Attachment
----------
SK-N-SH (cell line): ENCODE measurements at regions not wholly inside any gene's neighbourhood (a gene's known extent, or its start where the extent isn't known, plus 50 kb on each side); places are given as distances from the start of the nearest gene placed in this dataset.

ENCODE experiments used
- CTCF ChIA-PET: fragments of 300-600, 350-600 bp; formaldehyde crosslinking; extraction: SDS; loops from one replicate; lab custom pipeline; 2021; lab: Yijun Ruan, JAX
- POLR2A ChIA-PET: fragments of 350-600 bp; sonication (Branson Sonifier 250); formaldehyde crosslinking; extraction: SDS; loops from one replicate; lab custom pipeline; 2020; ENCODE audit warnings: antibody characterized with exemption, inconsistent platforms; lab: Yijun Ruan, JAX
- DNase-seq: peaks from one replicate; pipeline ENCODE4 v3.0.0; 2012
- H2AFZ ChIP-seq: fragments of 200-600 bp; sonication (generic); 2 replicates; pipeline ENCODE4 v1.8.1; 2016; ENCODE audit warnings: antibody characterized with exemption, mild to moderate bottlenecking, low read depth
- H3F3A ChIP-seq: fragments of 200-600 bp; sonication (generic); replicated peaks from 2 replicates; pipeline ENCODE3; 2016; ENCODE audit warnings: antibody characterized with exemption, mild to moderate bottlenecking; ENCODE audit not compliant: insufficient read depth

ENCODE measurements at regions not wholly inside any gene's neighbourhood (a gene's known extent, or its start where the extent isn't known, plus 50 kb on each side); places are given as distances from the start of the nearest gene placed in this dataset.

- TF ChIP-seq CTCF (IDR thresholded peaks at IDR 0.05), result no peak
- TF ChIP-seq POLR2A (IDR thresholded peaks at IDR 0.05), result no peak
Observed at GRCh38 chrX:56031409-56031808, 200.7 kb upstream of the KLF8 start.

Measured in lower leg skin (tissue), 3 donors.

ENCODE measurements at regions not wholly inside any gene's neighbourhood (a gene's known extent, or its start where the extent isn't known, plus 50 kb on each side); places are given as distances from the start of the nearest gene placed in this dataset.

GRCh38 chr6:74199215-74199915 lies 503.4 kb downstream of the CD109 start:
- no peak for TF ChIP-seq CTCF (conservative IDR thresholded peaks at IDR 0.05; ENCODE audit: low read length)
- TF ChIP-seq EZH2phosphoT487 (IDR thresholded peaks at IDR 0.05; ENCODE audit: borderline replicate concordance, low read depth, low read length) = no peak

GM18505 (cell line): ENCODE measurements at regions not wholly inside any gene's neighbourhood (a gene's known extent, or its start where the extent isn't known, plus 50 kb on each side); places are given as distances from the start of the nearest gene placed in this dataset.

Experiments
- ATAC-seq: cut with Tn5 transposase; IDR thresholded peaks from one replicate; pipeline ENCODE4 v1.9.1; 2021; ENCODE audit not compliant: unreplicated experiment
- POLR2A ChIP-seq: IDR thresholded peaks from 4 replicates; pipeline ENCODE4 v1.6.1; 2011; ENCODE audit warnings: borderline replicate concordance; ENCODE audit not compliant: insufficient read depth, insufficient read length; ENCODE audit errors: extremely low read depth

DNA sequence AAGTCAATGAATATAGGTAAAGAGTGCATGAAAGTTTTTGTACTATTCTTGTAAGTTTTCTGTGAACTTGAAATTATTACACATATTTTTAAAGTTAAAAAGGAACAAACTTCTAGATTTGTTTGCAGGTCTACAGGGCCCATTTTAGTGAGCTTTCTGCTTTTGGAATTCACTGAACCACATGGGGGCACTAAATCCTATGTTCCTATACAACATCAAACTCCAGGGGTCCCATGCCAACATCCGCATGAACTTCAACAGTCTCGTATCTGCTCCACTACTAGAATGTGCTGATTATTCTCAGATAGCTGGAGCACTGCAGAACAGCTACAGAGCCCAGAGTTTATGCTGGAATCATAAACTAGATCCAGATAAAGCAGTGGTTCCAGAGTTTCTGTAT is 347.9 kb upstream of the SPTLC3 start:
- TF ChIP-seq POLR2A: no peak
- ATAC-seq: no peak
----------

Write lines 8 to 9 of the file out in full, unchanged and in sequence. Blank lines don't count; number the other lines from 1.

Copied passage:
ENCODE measurements at regions not wholly inside any gene's neighbourhood (a gene's known extent, or its start where the extent isn't known, plus 50 kb on each side); places are given as distances from the start of the nearest gene placed in this dataset.

- TF ChIP-seq CTCF (IDR thresholded peaks at IDR 0.05), result no peak